Devon Church

REVIEW: Devon Church “Strange Strangers”


Devon Church – Strange Strangers

Nothing is beautiful and nothing is ugly, everything is a mix on Devon Church’s Strange Strangers. Church wrestles with the search for meaning in a world that seems devoid of purpose over a series of neo-folk songs that combine a reverence for traditionalism with a sense of the beyond via off-kilter juxtaposition of imagery and ethereal sonic vistas that recall the big but casual orchestration, subtle horns and strings over fat bass and warm organ tones, of Lee Hazelwood albums.

Church’s deep baritone delivered in a laconic but engaging style reminiscent of David Berman (Silver Jews, Purple Mountains) is accompanied by his wife’s, Ada Roth’s, soaring harmonies throughout as if soothing Church’s pained longings. Strange Strangers is a spiritual album that leans heavily on Biblical imagery, but Strange Strangers is not derivative praise music – it is a collection of serious searching beyond the mundane in hopes that the sacred might still exist somewhere in the modern world. Devon Church wrote, performed, recorded, and mixed Strange Strangers with little outside accompaniment; the album was mastered by Rafael Anton Irisarri at Black Knoll Studios and is out now on felte records – the limited edition Holy Teal vinyl is particularly lovely.

“This is Paradise (But Not For Us)” encapsulates all things that make Strange Strangers a boundless work of art. A tale of Adam and Eve’s dissolution of faith in the Garden of Eden, “This is Paradise” could easily be taken as an indictment of Church’s New York City base prior to his expulsion via a house fire or modern day America more generally. Acceptance and disbelief at their circumstances swirl in a waltz that evokes the constant roll forward of life as Adam pleas to God that he and Eve were simply naïve while a weight of the sadness that knowledge brings hangs over the affair.

…there’s plenty you can do with wood
I’d build a cabin if I could
Someplace where the trees aren’t filled with snakes
I saw a snake once in a tree
I swear to god it spoke to me
Said ‘I’ve got something you and your lady both should taste’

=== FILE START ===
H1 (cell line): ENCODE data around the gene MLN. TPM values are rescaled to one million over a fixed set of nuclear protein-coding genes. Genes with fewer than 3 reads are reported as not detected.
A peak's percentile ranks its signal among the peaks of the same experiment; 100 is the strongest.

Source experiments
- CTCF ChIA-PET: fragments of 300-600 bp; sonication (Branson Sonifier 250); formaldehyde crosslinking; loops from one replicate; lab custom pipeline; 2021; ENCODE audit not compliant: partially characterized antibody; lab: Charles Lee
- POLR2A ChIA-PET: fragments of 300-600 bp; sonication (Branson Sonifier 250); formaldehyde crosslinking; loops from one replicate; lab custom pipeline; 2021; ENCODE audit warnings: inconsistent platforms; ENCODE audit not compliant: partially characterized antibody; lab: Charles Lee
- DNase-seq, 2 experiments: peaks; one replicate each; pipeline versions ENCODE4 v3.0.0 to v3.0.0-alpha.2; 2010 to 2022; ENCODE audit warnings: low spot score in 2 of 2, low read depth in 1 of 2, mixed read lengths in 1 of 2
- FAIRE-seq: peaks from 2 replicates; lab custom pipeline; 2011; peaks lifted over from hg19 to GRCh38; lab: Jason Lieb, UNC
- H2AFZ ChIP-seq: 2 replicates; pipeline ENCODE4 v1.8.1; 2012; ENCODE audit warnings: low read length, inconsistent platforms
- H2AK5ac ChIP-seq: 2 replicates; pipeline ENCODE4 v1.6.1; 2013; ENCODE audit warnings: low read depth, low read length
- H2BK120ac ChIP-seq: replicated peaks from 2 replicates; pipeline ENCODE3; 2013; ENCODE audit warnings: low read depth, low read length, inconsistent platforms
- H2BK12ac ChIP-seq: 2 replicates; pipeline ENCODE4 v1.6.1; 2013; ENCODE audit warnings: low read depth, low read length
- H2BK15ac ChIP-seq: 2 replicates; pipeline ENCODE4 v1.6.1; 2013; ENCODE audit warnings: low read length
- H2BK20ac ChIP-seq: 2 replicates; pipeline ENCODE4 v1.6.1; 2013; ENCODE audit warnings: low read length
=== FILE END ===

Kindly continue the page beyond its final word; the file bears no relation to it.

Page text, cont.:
Well back then we were down to try
Anything, thought we’d never die
Never knew a fruit could make you feel this strange

Devon Church continues to describe Adam and Eve’s predicament in immediate detail that extrapolates to every human’s situation – we are dirty, we are tired, but we push forward in spite of destinations unknown,

Eve’s got grass stains on her clothes
I’ve got dirt all over me
We don’t know where this river goes
Still we follow where it leads

“Bored with the Apocalypse” appears as a direct companion of “This is Paradise” – a natural bookend that takes “Paradise” to its final conclusion as Kate Moss wanders a modern landscape devoid of meaning over a mellow swirling Brian Jonestown Massacre-esque passage that reverently recalls instrumentation from a bygone yet eternal sound.
She said ‘I’m so bored of the apocalypse
There’s no antichrist, just this anticlimax carrying on
Like nothing in the world was wrong’

She said ‘i’m so bored of the apocalypse
My heart don’t stop it just beats and skips
It’ll bleed out now, it just drips and drips
Til every last drop is gone
And nothing nothing in the world feels wrong’

“All Is Holy (A432)” continues to build on Church’s theme of displacement or off-ness in the world, the nothing seems right/nothing feels wrong sentiment that plays out across Strange Strangers as he references the concept that the standard accepted frequency for tuning a piano, A440, is actually a perversion of existence’s resonance that keeps us from connection with the spiritual all around us.

Devon Church’s Strange Strangers is a masterclass in songwriting and production. Each word and turn of phrases (written and musical) build off each other while referencing a wider world of symbolism and knowledge that grows deeper with each successive listen. Soothe the longing deep within you for a greater connection to the beyond by picking up a copy of Devon Church’s Strange Strangers today.


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